Sleep deprivation in rats produces attentional impairments on a 5-choice serial reaction time task

Department of Cognitive Science, University of California, San Diego, 9500 Gilman Dr. La Jolla, CA 92053-0515, USA.
Sleep (Impact Factor: 4.59). 02/2006; 29(1):69-76.
Source: PubMed


To develop a rodent model of the attentional dysfunction caused by sleep loss.
The attentional performance of rats was assessed after 4, 7, and 10 hours of total sleep deprivation on a 5-choice serial reaction time task, in which rats detect and respond to brief visual stimuli.
The rats were housed, sleep deprived, and behaviorally tested in a controlled laboratory setting.
Ten male Long-Evans rats were used in the study.
Rats were trained to criteria and subsequently tested in daily sessions of 100 trials at approximately 4:00 PM (lights on 8:00 AM-8:00 PM). Attentional performance was measured after 4, 7, 10 hours of total sleep deprivation induced by gentle handling.
Sleep deprivation produced a monotonic increase in response latencies across the 4-hour, 7-hour, and 10-hour deprivations. Sleep deprivation also led to increased omission errors, but the overall number of perseverative and premature responses was unchanged. Subgroups of rats were differentially affected in the number of omission errors and perseverative responses.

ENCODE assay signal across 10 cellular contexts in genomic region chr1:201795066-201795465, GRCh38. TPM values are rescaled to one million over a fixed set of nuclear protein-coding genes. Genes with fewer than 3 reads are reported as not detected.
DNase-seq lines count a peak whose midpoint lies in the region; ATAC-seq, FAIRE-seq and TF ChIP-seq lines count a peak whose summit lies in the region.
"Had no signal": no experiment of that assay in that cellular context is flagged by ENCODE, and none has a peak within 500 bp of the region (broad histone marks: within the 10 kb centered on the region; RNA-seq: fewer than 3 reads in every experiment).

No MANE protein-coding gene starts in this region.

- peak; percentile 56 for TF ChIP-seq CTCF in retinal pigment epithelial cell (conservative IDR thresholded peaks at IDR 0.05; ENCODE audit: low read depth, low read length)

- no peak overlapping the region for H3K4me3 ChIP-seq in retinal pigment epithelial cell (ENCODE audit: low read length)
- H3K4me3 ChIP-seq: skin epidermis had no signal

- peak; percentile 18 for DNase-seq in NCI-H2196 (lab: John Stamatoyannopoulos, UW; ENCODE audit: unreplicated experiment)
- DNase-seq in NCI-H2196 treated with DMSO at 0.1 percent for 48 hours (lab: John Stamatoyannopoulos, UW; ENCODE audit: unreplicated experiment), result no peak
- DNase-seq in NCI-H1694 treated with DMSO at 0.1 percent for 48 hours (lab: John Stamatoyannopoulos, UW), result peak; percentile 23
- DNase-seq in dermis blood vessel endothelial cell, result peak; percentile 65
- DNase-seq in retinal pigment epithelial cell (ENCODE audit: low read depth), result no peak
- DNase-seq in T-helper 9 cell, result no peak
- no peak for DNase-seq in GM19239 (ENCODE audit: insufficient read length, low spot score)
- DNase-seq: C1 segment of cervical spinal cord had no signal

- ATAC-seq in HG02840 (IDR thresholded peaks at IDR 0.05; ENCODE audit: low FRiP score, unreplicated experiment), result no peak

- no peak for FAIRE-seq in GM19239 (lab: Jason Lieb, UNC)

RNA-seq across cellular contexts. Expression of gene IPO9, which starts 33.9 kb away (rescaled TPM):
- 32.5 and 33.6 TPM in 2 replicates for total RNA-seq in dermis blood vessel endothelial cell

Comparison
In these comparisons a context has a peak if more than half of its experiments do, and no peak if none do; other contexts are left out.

The effects of sleep deprivation on rats are compatible with a range of human findings on the effects of sleepiness on selective attention, psychomotor vigilance, and behavioral control. Rats also exhibited differential susceptibility to the effects of sleep deprivation, consistent with 'trait-like' susceptibility that has been found in humans. These findings indicate the feasibility of using the 5-choice serial reaction time task as an animal model for investigating the direct links between homeostatic sleep mechanisms and resulting attentional impairments within a single animal subject.

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    • "Gentle handling method, which consist continuous visual observation and gentle handling, using sensory (auditory and tactile) stimulation , is a well established method for inducing SD (Córdova et al., 2006; Franken et al., 1993). The procedure used in this study is an automated version of sensory stimulation. "
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